“Although this is not officially hunting season,” said the osprey when Nob consulted him, “Pumpernickel has been known to shoot at ducks and geese at any time of the year.

So it was that Nob and Snab flew to the Forest of Fallopia to seek the advice of the celebrated Gravid. The denizens of the forest quickly led them to her grand house of many rooms. They were greeted, fed, bathed, slept and fed again before Gravid met them.

“I want you to look after my grand daughter, Placebo. Take her back with you. Treat her well and your needs will be met.” With that Gravid turned her enormous bulk around and left with the rustle of silk stocking against silk stocking.

When Nob and Snab returned to Newtonia they introduced Placebo to all their family and friends. On their visit to Mab’s parents, Quob had a bad case of dejà vu at the sight of the girl for it was Placebo’s mother who had accompanied Quob from The Forest of Fallopia to Newtonia before Mab was born.

That night, Snab-of-the-Valley sat by Placebo’s bed as she read her a nano-sylph story. She hugged the girl and kissed her goodnight before turning to see Nob standing in the doorway.

“It is all going to be just fine,” said Snab as she lay beside Nob. “Yes, it is,” he replied. They talked for a while longer, planning the day for themselves and their charge. For the first time they slipped quietly into sleep without trying … anything at all.

Glob was the first to notice that Nob was catching more fish. Hob would be the first to rush off to his growing family but Nob was no longer in a hurry to leave the pub. He and his obese friend strolled homeward together.

“How does Placebo like Newtonia?” asked Glob.

“She seems to be happy here. Snab enjoys mothering her. I have never seen Snab so relaxed.” Glob-the-Obese continued on his way straight home and Nob turned off toward the beech tree and his undulating house. The next day was to be a busy one. He would show Placebo the art and craft of the cooper while Snab-of-the-Valley climbed the hill to her mother’s home. Having shown Placebo the spoke shaves, drawknives and planes used in his trade he had helped her make her first stave. He admired her work making a mental note to true up the sides later.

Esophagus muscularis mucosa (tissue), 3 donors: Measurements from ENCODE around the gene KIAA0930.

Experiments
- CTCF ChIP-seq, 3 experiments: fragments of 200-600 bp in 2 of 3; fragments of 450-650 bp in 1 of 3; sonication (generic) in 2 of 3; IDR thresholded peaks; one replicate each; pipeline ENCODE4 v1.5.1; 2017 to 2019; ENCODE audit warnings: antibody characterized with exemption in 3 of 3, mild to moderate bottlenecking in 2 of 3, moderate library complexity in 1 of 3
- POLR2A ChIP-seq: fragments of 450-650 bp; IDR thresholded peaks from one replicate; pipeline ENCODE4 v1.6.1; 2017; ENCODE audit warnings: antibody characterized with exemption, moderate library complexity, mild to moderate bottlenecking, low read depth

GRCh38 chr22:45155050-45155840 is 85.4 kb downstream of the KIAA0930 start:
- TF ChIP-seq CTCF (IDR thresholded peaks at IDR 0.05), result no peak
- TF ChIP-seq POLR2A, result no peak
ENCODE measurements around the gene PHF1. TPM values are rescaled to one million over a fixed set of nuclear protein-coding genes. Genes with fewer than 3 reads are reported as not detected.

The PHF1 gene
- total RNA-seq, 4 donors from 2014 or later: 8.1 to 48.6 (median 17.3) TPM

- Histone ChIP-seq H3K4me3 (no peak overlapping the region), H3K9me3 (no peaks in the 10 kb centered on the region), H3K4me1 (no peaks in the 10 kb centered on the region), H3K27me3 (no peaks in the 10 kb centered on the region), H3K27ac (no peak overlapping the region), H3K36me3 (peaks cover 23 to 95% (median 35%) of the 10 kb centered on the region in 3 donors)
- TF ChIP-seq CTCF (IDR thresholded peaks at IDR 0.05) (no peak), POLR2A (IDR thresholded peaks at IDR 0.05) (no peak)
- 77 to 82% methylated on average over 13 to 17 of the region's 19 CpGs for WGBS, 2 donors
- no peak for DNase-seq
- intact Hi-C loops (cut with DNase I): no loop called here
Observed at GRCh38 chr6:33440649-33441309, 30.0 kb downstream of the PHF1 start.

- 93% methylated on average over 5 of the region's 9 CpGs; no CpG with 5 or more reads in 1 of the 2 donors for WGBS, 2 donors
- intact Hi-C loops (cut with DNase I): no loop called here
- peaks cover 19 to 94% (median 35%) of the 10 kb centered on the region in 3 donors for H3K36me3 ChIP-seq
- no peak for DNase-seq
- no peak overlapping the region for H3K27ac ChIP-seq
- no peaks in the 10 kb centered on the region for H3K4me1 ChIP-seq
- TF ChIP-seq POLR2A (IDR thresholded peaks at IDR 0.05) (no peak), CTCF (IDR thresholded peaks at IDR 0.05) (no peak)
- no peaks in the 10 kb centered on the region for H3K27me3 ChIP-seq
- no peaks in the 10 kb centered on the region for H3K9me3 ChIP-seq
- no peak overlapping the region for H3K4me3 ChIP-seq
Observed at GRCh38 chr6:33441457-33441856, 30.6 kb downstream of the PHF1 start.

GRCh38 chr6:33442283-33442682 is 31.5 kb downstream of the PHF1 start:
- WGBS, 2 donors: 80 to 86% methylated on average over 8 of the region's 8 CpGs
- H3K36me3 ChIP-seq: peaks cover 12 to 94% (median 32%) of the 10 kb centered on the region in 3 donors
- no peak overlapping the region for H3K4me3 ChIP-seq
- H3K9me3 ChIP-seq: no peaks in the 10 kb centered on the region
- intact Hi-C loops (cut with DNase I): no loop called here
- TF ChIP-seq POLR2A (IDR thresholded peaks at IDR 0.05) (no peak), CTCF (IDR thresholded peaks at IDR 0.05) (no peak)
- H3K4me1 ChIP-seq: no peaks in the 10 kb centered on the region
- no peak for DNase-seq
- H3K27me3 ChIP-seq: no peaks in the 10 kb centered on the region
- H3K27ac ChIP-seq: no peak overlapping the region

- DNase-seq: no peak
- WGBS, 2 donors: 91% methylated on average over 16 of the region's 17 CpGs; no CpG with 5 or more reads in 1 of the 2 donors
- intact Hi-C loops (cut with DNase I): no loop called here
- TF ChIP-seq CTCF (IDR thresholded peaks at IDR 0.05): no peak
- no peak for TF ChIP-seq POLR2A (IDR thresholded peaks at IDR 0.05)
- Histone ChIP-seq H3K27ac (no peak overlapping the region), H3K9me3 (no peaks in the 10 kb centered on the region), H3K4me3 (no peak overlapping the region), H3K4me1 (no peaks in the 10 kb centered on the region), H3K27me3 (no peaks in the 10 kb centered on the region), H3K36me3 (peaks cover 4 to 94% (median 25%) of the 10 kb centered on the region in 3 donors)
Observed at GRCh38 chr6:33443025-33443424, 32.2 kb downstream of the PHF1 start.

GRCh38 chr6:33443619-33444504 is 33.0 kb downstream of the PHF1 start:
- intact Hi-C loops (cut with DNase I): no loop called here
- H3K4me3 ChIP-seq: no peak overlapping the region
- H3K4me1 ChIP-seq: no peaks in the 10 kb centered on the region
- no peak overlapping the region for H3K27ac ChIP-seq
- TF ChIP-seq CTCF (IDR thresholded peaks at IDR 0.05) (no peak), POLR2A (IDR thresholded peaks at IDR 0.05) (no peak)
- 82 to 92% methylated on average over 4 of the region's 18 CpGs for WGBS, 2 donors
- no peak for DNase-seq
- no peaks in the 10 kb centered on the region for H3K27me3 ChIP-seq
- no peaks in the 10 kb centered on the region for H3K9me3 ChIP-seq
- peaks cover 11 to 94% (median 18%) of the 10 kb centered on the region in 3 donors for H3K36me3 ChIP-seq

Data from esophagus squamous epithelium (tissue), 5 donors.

“Let us go and see what news Snab has from her mother,” said Nob closing his workshop for the day. He took Placebo’s hand and walked up the garden path between the borders of red maids, ladies bedstraw and lobelia. Snab opened the door, held out her arms to Placebo and glowed at Nob. “She has made her first stave. I predict she will be the finest cooper in The Rodings before long,” Nob told Snab. “She is such a clever, clever girl,” beamed his wife, “such a clever girl.” That night, after the bedtime story, when Nob was comfortably settled by the hearth, Snab told him her news.

Placebo returned to Gravid in grand style. The whole village turned out to see the osprey take off. It circled Newtonia three times to gain altitude before setting his course west. In a swift slanting flight he and Placebo disappeared into the blueness of the horizon.

Snab-of-the-Valley was blessed with twins they named Cab and Cob. Every other year she produced two more. At first she felt it was almost cheating to get two children for one pregnancy but she soon learned just how much work twins can be.

One Monday, shortly after the birth of Dab and Dob, the three Monday fishermen were laying on the river bank waiting for the pub to open and talking about their children. Glob-the-Obese proclaimed that Brab was perfect and he needed no more children. Hob, who had only a vague idea of how many children he had, less notion of their names and no idea at all of their birthdays, professed to the superiority of numbers. Glob protested that quality mattered more than quantity. Nob put an end to his friends’ discussion.

“It takes a real Hobnobgoblin to make twins,” he bragged.